Abortion cannot be defeated without extraordinary sacrifice and pain. There will be no easy victory over abortion but one which will require us as a culture to face the brutal reality of what abortion is in order to ultimately reject it. Having theoretical arguments on the question of abortion around a water cooler at work is a waste of time. It doesn’t work. We have 40 years experience as proof that it does not work.

Today in this culture, we have a false sense of freedom. It is a “freedom” completely detached from objective moral truth. In times past, it would be called out for what it was: not freedom, but license. License is a much more accurate word for what we have in our culture today since license does not require any moral contraints at all. This is where the whole abortion debate – indeed all moral debates – is situated in. In order to break the hold that license has on our culture, we must show the consequence of license in real and stark terms. No one can suggest that viewing those images will not radically impact the perception of what an abortion is. At the very least, it will weaken the resolve of those who wish to keep it legal. It has to. If it doesn’t, let me respectfully submit that no other strategy has a hope in ever overcoming abortion.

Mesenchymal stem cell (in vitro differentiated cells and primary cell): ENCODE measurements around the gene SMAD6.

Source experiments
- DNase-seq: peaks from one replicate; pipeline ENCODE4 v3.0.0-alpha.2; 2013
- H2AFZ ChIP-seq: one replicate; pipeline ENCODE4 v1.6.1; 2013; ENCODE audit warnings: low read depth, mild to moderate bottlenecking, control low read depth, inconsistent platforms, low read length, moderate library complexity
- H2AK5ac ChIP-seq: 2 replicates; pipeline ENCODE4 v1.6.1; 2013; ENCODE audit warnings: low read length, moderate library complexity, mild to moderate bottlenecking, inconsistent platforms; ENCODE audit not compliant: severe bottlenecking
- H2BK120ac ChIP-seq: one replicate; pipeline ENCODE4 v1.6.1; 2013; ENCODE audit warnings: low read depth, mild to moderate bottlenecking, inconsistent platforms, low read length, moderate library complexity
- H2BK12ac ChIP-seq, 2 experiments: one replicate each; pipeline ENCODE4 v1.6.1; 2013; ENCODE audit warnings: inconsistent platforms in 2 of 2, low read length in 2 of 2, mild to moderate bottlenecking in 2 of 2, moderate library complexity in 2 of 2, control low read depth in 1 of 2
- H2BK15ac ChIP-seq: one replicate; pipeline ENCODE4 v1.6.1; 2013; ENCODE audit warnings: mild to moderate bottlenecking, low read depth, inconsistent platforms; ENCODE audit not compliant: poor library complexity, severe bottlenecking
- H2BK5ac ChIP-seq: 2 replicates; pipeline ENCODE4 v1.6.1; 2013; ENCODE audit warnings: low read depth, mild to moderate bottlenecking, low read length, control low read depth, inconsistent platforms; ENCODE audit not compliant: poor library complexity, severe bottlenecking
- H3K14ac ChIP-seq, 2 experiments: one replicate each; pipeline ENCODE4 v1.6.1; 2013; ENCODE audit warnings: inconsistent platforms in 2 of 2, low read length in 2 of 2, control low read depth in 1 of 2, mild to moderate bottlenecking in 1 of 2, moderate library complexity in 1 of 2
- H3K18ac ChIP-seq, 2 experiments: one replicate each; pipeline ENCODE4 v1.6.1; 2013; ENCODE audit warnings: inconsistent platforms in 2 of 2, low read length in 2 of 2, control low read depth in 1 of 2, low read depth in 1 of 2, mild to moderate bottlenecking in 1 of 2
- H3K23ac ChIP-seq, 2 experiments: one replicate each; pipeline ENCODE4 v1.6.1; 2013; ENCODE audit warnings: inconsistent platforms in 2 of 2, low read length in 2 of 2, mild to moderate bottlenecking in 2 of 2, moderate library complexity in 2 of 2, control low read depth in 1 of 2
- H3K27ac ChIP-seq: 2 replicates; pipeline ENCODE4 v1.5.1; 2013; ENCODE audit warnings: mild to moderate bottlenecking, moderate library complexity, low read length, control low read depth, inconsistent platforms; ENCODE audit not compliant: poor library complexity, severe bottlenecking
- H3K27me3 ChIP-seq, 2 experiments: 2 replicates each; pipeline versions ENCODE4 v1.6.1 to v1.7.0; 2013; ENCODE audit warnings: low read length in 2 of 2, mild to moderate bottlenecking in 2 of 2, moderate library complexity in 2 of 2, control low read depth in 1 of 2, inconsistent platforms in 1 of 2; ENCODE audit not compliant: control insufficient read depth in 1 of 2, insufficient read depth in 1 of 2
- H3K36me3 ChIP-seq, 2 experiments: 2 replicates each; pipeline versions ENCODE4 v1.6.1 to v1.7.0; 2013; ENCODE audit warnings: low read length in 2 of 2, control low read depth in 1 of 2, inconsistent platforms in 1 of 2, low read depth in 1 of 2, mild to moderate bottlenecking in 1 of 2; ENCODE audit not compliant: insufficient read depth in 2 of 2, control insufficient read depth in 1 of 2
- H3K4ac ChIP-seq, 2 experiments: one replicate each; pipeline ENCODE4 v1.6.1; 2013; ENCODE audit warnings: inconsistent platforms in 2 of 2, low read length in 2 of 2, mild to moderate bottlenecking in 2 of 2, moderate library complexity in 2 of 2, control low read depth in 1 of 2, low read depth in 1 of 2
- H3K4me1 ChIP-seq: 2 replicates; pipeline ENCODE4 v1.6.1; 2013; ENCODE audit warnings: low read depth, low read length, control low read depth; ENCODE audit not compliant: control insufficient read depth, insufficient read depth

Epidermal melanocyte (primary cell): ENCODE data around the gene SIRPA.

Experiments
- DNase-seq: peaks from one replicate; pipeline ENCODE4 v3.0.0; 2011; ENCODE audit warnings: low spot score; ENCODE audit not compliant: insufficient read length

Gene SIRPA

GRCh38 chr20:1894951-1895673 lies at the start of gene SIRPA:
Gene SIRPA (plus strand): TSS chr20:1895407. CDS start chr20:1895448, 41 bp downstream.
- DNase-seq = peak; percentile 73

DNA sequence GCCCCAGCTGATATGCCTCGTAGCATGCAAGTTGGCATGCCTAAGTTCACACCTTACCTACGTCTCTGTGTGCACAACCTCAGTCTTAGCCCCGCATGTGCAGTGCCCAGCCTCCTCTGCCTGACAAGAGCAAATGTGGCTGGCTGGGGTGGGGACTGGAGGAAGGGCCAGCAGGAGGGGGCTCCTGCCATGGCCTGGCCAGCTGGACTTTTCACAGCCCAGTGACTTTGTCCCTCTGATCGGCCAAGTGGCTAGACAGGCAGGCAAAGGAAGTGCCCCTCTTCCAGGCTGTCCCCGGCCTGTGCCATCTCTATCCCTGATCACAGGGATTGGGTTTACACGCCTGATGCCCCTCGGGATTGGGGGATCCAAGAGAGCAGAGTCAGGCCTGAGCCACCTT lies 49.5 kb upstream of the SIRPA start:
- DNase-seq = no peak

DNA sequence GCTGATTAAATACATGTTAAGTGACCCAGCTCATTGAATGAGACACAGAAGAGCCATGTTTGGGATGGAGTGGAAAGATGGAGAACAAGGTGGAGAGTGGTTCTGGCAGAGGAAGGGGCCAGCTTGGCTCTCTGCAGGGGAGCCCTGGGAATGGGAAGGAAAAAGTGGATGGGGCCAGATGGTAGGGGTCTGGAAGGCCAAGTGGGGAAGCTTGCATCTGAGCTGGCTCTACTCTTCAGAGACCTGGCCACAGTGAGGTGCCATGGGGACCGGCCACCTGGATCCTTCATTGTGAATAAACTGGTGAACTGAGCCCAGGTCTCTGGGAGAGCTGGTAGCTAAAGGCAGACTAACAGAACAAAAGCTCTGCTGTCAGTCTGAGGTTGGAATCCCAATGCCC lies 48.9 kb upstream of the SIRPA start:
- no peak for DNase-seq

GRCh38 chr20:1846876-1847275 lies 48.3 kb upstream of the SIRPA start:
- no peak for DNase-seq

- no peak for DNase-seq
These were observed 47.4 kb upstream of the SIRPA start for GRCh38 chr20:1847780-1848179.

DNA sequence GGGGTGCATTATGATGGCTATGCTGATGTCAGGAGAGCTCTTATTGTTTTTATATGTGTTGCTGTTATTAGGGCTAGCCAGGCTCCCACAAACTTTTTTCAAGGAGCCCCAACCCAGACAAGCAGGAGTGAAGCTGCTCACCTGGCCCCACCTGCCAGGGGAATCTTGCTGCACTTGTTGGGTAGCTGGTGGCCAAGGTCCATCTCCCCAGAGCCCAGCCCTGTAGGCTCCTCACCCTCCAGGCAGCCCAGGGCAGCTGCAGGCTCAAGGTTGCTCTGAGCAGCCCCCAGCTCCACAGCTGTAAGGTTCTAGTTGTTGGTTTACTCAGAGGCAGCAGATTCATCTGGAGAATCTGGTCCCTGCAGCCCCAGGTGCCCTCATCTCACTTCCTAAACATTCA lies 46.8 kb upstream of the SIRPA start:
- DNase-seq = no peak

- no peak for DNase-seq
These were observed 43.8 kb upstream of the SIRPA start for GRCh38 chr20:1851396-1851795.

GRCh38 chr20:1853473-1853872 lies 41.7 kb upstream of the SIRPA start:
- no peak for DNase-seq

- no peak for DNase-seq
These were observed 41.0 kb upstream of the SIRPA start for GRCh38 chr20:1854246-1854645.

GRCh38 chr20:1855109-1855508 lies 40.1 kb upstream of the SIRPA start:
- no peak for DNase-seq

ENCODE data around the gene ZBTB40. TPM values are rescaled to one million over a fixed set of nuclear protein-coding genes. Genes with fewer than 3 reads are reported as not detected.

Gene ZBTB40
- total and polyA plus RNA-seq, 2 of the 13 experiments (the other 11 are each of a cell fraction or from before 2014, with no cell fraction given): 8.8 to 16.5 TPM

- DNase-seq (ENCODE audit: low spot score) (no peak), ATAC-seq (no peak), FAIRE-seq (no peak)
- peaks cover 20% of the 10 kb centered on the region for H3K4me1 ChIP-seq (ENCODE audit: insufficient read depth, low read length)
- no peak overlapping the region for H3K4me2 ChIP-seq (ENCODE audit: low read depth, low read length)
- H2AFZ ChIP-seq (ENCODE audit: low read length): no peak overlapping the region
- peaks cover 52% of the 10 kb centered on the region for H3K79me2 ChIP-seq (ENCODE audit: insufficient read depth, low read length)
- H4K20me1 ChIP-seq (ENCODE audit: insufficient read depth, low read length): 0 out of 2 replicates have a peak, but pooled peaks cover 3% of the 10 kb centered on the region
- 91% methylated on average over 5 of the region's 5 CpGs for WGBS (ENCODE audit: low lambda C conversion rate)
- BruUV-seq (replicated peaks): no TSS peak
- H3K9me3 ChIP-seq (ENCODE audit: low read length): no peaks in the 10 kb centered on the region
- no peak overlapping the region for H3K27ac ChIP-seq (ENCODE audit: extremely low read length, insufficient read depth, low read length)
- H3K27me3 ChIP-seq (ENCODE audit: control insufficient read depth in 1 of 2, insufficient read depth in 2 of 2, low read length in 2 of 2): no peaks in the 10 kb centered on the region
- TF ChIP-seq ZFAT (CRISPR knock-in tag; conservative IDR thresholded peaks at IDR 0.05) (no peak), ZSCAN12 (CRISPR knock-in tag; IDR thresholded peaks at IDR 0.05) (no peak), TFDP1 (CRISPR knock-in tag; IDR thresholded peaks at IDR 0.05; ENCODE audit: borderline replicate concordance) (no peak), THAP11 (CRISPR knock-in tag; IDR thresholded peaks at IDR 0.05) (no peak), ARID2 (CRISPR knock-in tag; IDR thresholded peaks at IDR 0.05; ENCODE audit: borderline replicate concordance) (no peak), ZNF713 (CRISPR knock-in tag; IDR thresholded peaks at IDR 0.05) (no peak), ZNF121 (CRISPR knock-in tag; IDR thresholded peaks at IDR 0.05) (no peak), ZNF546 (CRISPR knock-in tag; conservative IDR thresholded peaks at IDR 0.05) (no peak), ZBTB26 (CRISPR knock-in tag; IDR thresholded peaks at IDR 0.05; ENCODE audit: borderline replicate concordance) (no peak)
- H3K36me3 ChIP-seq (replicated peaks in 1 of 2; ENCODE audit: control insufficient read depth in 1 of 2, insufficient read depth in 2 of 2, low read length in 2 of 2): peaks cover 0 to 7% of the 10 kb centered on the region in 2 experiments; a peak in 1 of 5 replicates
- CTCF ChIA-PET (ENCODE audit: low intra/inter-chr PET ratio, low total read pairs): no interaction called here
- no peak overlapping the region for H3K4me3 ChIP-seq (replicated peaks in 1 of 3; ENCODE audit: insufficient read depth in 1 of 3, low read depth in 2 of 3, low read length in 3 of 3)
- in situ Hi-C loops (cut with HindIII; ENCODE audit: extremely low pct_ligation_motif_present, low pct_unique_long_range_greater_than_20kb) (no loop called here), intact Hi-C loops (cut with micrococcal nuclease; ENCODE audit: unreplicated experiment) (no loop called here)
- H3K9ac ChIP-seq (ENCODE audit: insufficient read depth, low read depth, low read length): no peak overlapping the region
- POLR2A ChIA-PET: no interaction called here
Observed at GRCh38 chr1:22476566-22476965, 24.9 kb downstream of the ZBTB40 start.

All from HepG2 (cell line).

But the real issue in this whole thing, and the one that seems to be completely forgotten, is not the adverse affects these pictures will have but rather why abortion is allowed to happen in the first place. Because the outrage expressed by pro-abort fanatics at this method of communication is really the outrage of what abortion really is.

The real outrage is not the offense. It is that the truth of abortion and its ugly consequences is finally getting out.